Sunday, December 18, 2005

Sharon's Health and the Upcoming Elections

Not even a week has gone by since my first post on the upcoming Israeli elections, and already the playing field has been transformed. Word has come from Jerusalem this evening that Kadima’s standard-bearer, Prime Minister Ariel Sharon, has suffered what is being described by Israeli media as a “minor brain incident” (a stroke) and has been transported to the Hadassah-Ein Kerem hospital. Channel 10 reported that he lost consciousness for a brief time, but the latest reports on Israel’s state-run television claim he is conscious. The fact that Sharon’s two sons have been reported to have rushed to the hospital might possibly belie the current upbeat reporting from Ein Kerem.

I described Kadima as a “vanity party,” somewhat akin to Ben Gurion’s Rafi party, and even more so the short-lived La-Am party of 1969. The corpulent 77 year-old Prime Minister was running a “one-man show,” and the raison d’ĂȘtre for the new party was to provide the Prime Minister a political venue to continue on his personal political path of “painful decisions” that are called for in the roadmap timetable which Sharon promised to pursue.

If this indeed is a minor health incident, then it is possible that nothing has changed in the political calculations leading up to the March 28, 2006 elections. This may be akin to the looming health problems which plague US Vice President Dick Cheney – but such looming questions concerning the number one man (not the number two) in what essentially is a one-man party can easily upset the battle plan for the upcoming political campaign. Now there is the issue of Sharon’s health to contend with. Even if Sharon experiences a full and immediate recovery from this cerebral vascular accident, there can be no pushing the genie of questioning Sharon’s physical stamina back into the bottle.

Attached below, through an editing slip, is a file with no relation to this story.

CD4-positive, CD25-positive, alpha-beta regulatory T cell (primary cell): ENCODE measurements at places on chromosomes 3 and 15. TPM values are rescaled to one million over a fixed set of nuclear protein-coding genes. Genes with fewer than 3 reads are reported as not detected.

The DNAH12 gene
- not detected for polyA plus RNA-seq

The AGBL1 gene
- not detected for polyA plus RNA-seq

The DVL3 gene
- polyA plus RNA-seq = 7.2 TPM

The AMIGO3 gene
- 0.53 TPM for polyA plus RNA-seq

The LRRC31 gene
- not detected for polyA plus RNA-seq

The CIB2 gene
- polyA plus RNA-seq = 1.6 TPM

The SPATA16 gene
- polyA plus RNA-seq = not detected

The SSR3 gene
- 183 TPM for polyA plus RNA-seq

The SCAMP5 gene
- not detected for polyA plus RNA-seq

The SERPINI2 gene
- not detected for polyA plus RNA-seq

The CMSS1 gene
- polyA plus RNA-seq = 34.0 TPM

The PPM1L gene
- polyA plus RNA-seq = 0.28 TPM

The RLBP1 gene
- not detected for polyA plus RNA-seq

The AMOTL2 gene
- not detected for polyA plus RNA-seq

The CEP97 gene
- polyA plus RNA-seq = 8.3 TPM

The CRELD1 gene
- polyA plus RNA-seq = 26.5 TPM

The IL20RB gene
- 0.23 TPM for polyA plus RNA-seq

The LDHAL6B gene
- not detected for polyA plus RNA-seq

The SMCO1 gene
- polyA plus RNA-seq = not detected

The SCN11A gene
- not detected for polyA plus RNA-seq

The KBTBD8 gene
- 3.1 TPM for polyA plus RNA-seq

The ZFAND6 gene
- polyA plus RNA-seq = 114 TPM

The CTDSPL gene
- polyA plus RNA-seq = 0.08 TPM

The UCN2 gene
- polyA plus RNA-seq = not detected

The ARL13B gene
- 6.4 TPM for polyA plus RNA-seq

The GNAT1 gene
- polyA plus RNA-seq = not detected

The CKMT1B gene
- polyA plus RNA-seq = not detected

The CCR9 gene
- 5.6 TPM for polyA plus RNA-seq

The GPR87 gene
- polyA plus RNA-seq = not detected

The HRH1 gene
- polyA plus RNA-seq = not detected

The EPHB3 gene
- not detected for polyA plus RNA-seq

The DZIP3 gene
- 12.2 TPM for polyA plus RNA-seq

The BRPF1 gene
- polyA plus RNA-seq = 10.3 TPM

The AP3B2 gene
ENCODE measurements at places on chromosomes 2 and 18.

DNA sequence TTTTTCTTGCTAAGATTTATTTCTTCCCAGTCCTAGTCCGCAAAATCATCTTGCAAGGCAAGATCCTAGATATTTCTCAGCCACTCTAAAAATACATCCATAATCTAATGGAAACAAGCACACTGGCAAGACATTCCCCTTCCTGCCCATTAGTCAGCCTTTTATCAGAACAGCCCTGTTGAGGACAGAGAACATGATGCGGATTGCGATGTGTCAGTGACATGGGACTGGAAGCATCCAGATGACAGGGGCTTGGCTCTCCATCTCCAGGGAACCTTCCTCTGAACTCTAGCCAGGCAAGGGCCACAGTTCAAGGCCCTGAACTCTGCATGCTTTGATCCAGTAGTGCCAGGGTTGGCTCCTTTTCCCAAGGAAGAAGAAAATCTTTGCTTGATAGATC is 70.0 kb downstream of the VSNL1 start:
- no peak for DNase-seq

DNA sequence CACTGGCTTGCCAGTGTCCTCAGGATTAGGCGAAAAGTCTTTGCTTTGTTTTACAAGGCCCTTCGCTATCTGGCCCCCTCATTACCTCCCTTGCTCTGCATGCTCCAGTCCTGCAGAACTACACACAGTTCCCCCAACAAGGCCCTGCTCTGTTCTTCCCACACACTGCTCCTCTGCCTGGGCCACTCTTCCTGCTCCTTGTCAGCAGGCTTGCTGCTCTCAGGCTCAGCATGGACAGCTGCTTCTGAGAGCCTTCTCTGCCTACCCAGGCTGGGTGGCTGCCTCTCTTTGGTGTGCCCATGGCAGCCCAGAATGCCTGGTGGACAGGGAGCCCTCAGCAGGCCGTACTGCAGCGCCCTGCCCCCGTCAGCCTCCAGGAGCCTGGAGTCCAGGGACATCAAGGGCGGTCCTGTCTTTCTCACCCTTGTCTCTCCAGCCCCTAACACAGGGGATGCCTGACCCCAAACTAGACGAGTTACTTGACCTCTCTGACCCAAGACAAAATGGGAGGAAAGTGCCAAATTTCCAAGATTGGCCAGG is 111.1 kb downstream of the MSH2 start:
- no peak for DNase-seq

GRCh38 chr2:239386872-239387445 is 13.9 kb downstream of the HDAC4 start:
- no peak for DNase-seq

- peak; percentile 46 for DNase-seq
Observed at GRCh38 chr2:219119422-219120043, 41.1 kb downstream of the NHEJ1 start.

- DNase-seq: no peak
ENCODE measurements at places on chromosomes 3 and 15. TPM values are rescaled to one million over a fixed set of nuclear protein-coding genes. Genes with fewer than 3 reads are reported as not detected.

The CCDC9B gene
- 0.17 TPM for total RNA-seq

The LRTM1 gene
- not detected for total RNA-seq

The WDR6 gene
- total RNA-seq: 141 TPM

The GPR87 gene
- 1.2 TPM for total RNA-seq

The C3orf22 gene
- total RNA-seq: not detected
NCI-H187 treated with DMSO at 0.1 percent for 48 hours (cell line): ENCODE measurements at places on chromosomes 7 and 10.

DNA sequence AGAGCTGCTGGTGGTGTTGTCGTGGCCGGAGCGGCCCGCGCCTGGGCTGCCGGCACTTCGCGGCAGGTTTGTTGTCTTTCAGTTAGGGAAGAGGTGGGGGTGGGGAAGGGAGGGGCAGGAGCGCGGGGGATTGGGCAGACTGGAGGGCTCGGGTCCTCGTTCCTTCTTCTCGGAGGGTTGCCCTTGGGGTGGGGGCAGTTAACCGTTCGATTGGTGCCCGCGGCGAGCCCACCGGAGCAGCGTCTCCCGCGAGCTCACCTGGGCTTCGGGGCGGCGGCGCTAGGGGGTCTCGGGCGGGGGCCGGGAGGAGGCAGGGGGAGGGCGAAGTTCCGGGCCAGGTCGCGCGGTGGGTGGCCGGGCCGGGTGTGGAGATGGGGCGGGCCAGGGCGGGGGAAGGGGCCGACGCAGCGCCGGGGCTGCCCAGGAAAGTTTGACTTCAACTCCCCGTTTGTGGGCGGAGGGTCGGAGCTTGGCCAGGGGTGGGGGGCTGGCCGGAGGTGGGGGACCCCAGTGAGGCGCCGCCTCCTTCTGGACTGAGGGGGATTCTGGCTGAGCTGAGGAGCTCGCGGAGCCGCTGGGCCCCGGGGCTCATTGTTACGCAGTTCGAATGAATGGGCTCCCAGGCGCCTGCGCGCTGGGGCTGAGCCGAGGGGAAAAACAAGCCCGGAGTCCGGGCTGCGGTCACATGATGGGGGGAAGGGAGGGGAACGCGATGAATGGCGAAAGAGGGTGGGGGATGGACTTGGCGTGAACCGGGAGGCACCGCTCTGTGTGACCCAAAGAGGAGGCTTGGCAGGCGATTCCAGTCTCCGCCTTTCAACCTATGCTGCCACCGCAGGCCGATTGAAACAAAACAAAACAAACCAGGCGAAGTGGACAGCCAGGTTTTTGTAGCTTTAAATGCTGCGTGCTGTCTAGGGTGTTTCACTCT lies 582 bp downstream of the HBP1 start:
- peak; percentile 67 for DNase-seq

If this reported “slight stroke” in any way diminishes Sharon’s ability to function as Prime Minister and to campaign as Kadima’s standard-bearer, then obviously all bets are off. With Israeli domestic politics in such a tumultuous state, and the ballot clock relentlessly ticking, there seems nothing to do but for all the political players to press ahead. One man to pay close attention to in both the short term and the long term is Finance Minister Ehud Olmert, former mayor of Jerusalem. Under Israeli law, Olmert would serve as Sharon’s stand-in if Sharon is incapacitated as Prime Minister. And as one of the most prominent defenders of Sharon’s pragmatic approach to advancing a deal with the Palestinians, Olmert would emerge as a leading voice in a Kadima bereft of Sharon.

Will recent defectors from Likud to Kadima come back to the fold, now that the leader has broken stride? Can the strange bedfellows who make up the new-found Kadima alliance remain docile these trying next few days? I have no answer, but it will be interesting to see what happens next.

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